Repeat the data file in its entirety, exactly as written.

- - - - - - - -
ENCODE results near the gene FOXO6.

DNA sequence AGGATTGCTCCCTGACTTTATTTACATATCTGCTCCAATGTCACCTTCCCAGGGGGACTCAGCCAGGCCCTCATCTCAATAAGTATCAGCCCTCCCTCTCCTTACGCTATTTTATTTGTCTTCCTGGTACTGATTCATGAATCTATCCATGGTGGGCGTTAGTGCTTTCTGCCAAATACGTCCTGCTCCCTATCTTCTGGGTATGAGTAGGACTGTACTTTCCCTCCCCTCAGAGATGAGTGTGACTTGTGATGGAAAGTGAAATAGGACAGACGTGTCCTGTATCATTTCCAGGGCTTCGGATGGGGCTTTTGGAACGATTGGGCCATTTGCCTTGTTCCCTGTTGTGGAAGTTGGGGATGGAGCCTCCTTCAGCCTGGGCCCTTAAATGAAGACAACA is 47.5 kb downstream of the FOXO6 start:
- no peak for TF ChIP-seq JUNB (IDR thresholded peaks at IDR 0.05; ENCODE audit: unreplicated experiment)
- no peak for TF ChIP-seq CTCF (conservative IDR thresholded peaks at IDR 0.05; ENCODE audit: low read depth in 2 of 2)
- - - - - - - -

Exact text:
ENCODE results near the gene FOXO6.

DNA sequence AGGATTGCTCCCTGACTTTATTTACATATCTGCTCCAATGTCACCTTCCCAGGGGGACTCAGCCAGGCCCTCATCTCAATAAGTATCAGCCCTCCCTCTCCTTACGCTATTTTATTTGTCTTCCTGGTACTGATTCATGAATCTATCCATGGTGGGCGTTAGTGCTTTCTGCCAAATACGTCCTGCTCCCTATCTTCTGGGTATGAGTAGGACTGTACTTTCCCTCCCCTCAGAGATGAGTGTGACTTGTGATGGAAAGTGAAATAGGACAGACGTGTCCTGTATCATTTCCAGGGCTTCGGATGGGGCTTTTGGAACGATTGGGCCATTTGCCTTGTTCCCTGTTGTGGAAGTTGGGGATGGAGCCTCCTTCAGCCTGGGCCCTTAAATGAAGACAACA is 47.5 kb downstream of the FOXO6 start:
- no peak for TF ChIP-seq JUNB (IDR thresholded peaks at IDR 0.05; ENCODE audit: unreplicated experiment)
- no peak for TF ChIP-seq CTCF (conservative IDR thresholded peaks at IDR 0.05; ENCODE audit: low read depth in 2 of 2)